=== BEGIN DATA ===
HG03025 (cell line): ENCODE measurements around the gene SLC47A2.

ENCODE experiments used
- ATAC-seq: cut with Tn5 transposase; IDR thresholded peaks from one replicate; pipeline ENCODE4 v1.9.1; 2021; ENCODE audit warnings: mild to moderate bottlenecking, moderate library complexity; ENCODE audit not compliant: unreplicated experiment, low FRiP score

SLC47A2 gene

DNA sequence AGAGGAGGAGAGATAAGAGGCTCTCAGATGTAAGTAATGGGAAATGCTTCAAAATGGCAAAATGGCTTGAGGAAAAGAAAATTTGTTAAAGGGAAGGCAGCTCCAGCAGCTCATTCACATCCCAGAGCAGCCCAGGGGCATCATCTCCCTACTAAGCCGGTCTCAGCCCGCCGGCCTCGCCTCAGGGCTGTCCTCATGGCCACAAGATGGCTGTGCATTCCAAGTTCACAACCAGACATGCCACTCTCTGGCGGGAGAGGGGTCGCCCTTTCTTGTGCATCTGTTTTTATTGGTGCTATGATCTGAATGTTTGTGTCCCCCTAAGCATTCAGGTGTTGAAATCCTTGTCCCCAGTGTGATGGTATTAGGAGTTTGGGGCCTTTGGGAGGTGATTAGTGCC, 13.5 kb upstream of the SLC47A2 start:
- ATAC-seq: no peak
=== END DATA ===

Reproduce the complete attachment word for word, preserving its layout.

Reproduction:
HG03025 (cell line): ENCODE measurements around the gene SLC47A2.

ENCODE experiments used
- ATAC-seq: cut with Tn5 transposase; IDR thresholded peaks from one replicate; pipeline ENCODE4 v1.9.1; 2021; ENCODE audit warnings: mild to moderate bottlenecking, moderate library complexity; ENCODE audit not compliant: unreplicated experiment, low FRiP score

SLC47A2 gene

DNA sequence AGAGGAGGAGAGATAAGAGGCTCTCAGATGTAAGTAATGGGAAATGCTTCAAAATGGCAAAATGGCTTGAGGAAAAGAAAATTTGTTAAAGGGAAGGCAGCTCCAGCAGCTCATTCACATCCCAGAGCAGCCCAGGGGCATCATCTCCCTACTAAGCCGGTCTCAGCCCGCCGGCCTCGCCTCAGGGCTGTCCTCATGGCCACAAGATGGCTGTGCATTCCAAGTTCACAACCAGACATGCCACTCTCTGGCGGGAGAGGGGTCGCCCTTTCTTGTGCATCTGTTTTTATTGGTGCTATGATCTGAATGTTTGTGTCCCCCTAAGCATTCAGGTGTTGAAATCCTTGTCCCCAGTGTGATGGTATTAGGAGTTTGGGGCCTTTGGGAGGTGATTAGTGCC, 13.5 kb upstream of the SLC47A2 start:
- ATAC-seq: no peak